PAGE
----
out the body. The combination overwhelms the antioxidant bene¬ts of
beta-carotene and, ironically, creates more free radicals from beta-
carotene. Because of these ¬ndings, heavy smokers and drinkers should
not take synthetic beta-carotene.
However, studies have clearly shown that former smokers and
nondrinkers do bene¬t from beta-carotene and have a lower risk of
developing lung cancer when taking supplements. In addition, several
studies suggest that a combination of antioxidants, including natural
beta-carotene, is associated with a lower risk of lung cancer. Natural
beta-carotene supplements are preferable to the synthetic form,
because they contain some alpha-carotene, which appears to protect
82 F E E D YO U R G E N E S R I G H T

against lung cancer. So the best advice should be the most obvious:
don™t smoke tobacco or drink excessive amounts of alcohol, because no
supplement will totally erase their negative health consequences.
Health problems have never been associated with the carotenoids
in foods. Carrots, pumpkins, and other vegetables are excellent sources
of beta-carotene and other carotenoids.

Lycopene, a red carotenoid found in tomatoes and watermelon, con-
centrates in the prostate and can reduce the risk of prostate cancer. In
one study, researchers from the Harvard School of Public Health
reported that high intake of tomato sauces, rich in lycopene and related
carotenoids, reduced the risk of prostate cancer by 45 percent. Still
other research has found strong associations between high intake of
lycopene (or tomatoes) and a low risk of other cancers, including those
of the pancreas, colon, breast, and cervix.
Like beta-carotene, lycopene appears to function both as an anti-
oxidant and as a regulator of some genes. For example, lycopene
inhibits the activity of “transforming growth factor alpha,” which alters
gene behavior and stimulates the growth of cancers.
Some human evidence suggests that lycopene interrupts the growth
of prostate-cancer cells, and this would likely take place through apop-
tosis, which involves shutting down DNA replication.A team of doctors
from the Karmano Cancer Institute in Detroit gave 30 mg of lycopene
or a placebo daily to 36 men scheduled for prostate-cancer surgery.
After three weeks tumors in the men taking lycopene had shrunk sig-
ni¬cantly and their cancer cells showed a reduced tendency toward
proliferation. This does not mean that lycopene is a cure for prostate
cancer. However, one cannot help but wonder whether the men might
have bene¬ted from further cancer remission if they had taken the
supplements for several months.

Lutein and Zeaxanthin
Lutein and zeaxanthin, found in kale, spinach, and broccoli, also serve as
antioxidant carotenoids. They are deposited in the macula, the center of
the eye™s retina, responsible for detailed vision.These yellowish deposits
of lutein and zeaxanthin are referred to as the macular pigment, and
they help ¬lter out harmful wavelengths of light. This area of pigment,
smaller than the head of a pin, also functions somewhat like a pair of
polarized sunglasses, improving visual acuity in bright situations.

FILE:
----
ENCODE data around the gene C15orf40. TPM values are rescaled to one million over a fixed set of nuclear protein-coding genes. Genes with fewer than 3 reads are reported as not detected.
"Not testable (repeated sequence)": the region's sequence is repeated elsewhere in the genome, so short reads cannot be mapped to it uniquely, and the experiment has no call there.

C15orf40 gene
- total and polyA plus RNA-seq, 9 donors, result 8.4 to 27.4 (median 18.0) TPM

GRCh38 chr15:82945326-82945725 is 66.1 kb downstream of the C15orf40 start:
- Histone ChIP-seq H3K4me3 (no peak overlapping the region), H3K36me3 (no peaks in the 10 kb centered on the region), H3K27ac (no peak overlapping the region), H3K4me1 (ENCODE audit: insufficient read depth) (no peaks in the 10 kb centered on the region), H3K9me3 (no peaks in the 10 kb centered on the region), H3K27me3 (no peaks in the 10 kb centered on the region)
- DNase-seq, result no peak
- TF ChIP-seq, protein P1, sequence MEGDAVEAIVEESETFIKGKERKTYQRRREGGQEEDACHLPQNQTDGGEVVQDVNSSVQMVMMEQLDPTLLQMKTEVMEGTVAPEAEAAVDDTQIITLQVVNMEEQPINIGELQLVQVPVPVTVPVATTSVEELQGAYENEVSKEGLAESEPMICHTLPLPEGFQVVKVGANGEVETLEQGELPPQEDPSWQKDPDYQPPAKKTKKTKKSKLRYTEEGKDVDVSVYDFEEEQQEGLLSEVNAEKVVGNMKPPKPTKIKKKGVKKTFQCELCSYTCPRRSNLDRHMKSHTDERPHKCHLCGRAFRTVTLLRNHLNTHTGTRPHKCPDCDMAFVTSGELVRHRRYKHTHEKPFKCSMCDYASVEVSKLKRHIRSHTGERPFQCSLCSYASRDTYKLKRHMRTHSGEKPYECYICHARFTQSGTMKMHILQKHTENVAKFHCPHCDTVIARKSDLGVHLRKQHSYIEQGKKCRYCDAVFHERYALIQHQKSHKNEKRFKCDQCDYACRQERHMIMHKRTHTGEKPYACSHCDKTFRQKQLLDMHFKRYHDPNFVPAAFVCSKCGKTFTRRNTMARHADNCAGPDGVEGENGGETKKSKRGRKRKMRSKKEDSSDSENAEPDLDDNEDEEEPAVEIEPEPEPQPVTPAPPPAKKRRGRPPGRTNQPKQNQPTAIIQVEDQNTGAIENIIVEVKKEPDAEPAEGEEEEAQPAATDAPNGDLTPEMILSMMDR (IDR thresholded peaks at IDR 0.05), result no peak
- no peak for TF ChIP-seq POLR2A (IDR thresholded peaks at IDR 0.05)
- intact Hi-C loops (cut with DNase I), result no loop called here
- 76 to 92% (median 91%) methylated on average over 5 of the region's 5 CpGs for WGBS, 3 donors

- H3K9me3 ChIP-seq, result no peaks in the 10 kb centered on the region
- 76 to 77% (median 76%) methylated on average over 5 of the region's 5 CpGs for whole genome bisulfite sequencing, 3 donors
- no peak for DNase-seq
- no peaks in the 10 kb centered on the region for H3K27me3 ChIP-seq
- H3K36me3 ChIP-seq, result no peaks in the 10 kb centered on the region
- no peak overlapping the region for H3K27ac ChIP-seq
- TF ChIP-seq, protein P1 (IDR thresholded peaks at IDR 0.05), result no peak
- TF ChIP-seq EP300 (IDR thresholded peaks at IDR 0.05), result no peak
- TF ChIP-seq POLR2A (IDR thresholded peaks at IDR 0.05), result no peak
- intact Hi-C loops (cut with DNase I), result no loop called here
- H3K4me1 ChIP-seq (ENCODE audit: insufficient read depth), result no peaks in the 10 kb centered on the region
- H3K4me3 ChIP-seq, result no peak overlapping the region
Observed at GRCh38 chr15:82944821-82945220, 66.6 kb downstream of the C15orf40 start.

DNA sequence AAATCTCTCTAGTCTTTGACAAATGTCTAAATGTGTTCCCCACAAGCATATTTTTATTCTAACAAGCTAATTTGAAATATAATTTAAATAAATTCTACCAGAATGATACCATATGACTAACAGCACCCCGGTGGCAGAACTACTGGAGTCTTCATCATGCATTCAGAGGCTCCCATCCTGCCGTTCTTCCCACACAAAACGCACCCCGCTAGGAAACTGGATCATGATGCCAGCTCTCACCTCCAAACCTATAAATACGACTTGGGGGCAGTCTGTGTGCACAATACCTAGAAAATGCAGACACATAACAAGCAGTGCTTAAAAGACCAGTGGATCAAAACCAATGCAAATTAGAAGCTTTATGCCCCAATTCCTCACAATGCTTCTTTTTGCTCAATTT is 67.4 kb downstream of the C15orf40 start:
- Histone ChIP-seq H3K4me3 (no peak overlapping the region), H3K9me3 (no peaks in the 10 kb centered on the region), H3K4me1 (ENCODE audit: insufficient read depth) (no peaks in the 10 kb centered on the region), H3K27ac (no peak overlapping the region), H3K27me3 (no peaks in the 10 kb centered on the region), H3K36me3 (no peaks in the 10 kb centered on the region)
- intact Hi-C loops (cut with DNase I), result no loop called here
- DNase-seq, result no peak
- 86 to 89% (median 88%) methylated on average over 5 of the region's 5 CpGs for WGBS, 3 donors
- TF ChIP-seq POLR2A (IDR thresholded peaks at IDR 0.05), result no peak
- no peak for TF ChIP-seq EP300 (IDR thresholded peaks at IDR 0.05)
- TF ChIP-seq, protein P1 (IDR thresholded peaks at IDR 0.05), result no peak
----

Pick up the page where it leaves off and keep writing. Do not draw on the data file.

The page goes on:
A thin layer of macular pigment is a prime risk factor for macular
degeneration, the leading (and generally untreatable) cause of blind-
ness in the elderly. Supplemental lutein, some of which the body con-
verts to zeaxanthin, increases the thickness of the macular pigment and
can often improve visual acuity in people with macular degeneration
and retinitis pigmentosa, an inherited eye disease.

How to Take Carotenoid Supplements
The best source of carotenoids is a diet rich in fruits and colorful, non-
starchy vegetables. If you opt for supplements, it is important to obtain
a combination of beta-carotene, lycopene, and lutein. Natural beta-
carotene (from algae) is superior to the synthetic form. Natural
tomato-derived lycopene contains related carotenoids that are likely of
value, but synthetic lycopene may be an alternative for people with
tomato or nightshade-plant sensitivities. Lutein is extracted from
marigold petals and is sold as pure (or “free”) lutein and as lutein
esters. Both products are natural, well absorbed, and functionally

• For most people supplemental daily dosages should be approxi-
mately 6 mg (10,000 IU) of beta-carotene, 5 mg of lycopene, and
5 mg of lutein.
• Higher dosages may offset speci¬c health risks, such as benign
prostate enlargement or cancer (30 mg of lycopene) or macular
degeneration (20 mg of lutein).

An Improved Diet and Supplements
Reverse Jared™s Prediabetes
Like many men, Jared enjoyed eating pizza and drinking beer,
and he had a sweet tooth as well. By the time he turned forty-¬ve,
he had a sizable potbelly. He was thirty pounds overweight and
had a forty-inch waist. A blood test showed that his fasting glu-
cose was 105 mg/dl, his fasting insulin was 38 mcIU/ml, and his
glycated hemoglobin was 8.5 percent, together indicating that he
would probably be diagnosed with type 2 diabetes within the
next few years.
The prospect of diabetes was a wake-up call for Jared. His
physician explained that elevated glucose and insulin levels turn
on genes that promote obesity, heart disease, kidney disease, and
84 F E E D YO U R G E N E S R I G H T